What is the best part of this whole publishing process?

The best part was when the book went to auction and I was waiting to hear which publisher would buy it. By then, you know it’s going to be published.

What was your biggest takeaway from this experience?

My editor, Joshua Kendall, taught me a lot about writing. Showing emotions in characters isn’t my strong suit. He gave me great advice on how to reveal these emotions -- What their mood is, did they feel apathetic, displeased. He taught me how to show more of what each character is feeling.

Do you have any advice for other writers trying to bring their creations to life?

Don’t try to make it perfect. For 1% of writers out there, it all comes naturally. Others have to work at it.  Just keep writing and get through that first draft. Even if it’s terrible. You’re going to change it anyway. I’m not someone who comes from a writing background. I don’t have a masters in fine arts or have any short stories published. But I was able to get a publisher’s attention because I had a high concept manuscript. The other thing I would say is play to your strengths. I think my unique legal perspective helped me with the hook.

Bonus Question: How did you come up with the name gloaming?

I knew right away that I didn’t want to use the word vampire, though it did end up in the title. The word actually came from a poem I had read from the 1800s entitled, “In the Gloaming.”  

Why Every Artist Needs One Person Who Believes in Them

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There's nothing more cliche´ than a self-doubting artist.

It's all part of the process. We pour our hearts and souls into our creations, and the world can be. . . Well, the world can we indifferent. The market can be cruel. Especially early on when you are trying to make a dent.

As a result, self-doubt can leak into your creative process. 

I liken self-doubt to debt and belly fat. It creeps on you slowly, building and building, until eventually, you are crippled by indecision. There are times when I can't even write a simple Instagram post without having five people check for spelling errors. 

On the surface, I know that the publishing world, just like the music world, the art world, they are all businesses. It doesn't have time to coddle the feelings of the thousands of artists trying to break down its doors. But that doesn't make it any easier to swallow rejection.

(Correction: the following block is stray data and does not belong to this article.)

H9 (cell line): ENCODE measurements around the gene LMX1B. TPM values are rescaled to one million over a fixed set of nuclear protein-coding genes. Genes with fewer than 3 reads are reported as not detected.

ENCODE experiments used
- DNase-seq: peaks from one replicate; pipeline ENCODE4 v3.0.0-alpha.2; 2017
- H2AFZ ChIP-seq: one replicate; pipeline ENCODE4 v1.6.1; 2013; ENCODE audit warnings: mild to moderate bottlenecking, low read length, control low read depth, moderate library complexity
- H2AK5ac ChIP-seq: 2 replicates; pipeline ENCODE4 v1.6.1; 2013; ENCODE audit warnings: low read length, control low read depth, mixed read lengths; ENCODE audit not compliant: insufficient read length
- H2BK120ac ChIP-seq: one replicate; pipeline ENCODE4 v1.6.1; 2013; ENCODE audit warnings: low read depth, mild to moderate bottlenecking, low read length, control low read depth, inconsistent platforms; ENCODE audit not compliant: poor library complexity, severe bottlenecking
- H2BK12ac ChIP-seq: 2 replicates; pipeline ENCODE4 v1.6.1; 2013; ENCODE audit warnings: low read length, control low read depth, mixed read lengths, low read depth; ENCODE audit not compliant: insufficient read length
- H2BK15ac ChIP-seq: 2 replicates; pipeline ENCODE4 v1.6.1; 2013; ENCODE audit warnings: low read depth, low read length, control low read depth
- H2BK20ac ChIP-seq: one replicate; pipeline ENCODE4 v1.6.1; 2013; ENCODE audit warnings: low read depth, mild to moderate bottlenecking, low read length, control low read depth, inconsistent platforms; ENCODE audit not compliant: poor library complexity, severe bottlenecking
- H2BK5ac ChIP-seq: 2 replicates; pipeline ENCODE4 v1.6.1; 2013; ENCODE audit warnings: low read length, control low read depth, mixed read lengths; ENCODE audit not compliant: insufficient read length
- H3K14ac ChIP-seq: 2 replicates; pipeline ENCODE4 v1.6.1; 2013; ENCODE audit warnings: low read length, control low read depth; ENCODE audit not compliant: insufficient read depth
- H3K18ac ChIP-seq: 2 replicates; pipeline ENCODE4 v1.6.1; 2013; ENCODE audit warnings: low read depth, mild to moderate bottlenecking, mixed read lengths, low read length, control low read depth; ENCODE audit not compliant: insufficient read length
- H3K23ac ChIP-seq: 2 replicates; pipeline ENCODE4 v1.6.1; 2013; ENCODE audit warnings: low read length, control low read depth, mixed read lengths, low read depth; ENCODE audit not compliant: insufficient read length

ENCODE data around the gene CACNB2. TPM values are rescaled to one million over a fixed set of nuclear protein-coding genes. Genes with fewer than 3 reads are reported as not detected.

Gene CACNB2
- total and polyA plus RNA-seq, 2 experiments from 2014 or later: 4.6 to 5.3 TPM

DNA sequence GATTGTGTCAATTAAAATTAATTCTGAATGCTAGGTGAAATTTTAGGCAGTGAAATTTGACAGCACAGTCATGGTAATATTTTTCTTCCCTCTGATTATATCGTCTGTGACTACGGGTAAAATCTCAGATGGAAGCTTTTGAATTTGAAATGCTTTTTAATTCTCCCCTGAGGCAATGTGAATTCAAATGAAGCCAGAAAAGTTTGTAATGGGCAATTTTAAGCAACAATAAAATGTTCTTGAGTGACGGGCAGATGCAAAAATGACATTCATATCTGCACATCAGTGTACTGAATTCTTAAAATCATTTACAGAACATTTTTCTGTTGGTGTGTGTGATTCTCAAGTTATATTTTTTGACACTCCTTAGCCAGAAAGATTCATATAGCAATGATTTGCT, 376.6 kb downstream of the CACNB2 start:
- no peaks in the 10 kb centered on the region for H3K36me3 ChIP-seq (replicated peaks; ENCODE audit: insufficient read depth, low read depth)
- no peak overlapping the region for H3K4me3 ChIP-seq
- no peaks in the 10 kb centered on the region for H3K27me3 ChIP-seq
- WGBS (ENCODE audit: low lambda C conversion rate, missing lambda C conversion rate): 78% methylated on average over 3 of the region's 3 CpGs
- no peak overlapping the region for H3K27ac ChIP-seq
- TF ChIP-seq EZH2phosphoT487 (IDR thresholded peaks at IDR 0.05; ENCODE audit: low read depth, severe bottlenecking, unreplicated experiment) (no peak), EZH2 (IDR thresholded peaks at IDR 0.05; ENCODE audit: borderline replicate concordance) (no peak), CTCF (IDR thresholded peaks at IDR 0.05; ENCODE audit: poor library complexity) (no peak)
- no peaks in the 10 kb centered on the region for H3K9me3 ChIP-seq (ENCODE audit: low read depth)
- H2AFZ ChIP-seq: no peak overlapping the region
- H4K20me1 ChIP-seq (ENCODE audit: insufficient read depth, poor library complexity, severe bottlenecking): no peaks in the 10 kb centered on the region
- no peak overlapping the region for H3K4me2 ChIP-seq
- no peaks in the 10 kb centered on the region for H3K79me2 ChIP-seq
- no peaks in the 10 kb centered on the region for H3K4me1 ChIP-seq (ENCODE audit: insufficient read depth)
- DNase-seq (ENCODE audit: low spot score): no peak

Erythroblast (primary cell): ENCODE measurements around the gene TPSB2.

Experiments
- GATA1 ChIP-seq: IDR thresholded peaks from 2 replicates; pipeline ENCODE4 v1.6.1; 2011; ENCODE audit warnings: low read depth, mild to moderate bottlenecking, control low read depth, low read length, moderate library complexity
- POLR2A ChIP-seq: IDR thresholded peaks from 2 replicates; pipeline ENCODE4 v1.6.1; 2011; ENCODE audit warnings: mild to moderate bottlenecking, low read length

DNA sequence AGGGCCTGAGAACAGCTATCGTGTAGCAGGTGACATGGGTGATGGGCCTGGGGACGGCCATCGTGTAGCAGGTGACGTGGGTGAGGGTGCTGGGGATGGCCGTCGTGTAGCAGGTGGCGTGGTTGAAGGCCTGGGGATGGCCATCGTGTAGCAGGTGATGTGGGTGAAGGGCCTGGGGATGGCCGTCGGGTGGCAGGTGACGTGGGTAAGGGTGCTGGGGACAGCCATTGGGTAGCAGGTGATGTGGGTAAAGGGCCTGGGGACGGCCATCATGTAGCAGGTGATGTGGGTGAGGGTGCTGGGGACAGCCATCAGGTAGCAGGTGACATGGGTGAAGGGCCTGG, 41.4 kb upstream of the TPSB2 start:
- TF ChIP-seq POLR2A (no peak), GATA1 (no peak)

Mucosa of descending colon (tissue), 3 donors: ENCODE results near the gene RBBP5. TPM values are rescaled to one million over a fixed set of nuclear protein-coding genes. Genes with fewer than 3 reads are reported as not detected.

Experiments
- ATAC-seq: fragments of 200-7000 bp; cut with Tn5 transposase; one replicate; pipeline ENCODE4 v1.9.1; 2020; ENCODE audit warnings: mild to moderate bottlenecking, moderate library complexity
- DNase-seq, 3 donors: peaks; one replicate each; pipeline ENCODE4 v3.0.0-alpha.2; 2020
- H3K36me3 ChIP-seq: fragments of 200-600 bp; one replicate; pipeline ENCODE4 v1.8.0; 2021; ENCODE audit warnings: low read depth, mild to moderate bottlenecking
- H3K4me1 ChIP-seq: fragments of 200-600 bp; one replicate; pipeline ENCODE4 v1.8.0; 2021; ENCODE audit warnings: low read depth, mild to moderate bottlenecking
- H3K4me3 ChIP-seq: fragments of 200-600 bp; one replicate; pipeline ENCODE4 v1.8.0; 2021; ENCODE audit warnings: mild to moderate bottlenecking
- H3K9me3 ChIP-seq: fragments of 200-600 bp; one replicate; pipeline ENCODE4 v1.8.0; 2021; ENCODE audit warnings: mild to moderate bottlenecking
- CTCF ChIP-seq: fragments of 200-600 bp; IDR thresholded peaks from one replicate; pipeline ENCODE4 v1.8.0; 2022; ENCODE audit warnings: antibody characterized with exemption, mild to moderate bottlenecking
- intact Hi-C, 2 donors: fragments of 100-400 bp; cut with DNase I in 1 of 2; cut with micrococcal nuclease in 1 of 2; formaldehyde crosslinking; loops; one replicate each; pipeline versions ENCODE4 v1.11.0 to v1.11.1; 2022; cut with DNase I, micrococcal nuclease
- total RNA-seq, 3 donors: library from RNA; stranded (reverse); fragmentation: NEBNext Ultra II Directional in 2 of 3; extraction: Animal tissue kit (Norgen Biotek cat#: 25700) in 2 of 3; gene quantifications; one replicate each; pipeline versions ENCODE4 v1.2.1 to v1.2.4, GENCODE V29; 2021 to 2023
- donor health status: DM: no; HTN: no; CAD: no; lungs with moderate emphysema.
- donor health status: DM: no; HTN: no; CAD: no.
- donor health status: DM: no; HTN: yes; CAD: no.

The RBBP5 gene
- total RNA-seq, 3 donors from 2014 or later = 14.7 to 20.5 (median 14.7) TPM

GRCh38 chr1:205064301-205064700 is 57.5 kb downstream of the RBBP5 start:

Here are a few recent rejections of my own:

While I can see what **** saw in your writing, the format isn't quite right for my list. I wish you the best with your work.

Many thanks for sending me your submission, which I read with interest. I'm afraid, however, that I didn't feel passionately enough about it to offer representation, but our business is subjective by nature and another agent may well feel differently. I wish you...

I'm sorry I don't have better news. As you might know, I have been very particular about taking on new projects and it's entirely possible you'll find another agent able to prove me wrong.

 

One or two. Fine. It's subjective. But once these bad boys start piling up, shit can get dark! Real dark. Suddenly, your life's work is called into question. Oh my gosh, I spent years working on this novel. Shit. What have I done? Is this not my calling? What am I put here to do if not this? NOOOOOO!!! Glass case of emotion.

This is why every artist needs one person to believe in them.

Just one person who can pick them off the floor.

One person who can shine light through the cloud of self-doubt.

A voice of truth.

For me, that's my wife. She knows how to handle me after a big rejection. She puts up with me watching creepy stuff on Netflix when I'm writing thrillers, and Harry Potter when I'm writing middle grade fantasy . She has never treated me like a struggling author. She reads my 300-page novels, even though she prefers the books with big pictures and twenty pages or less.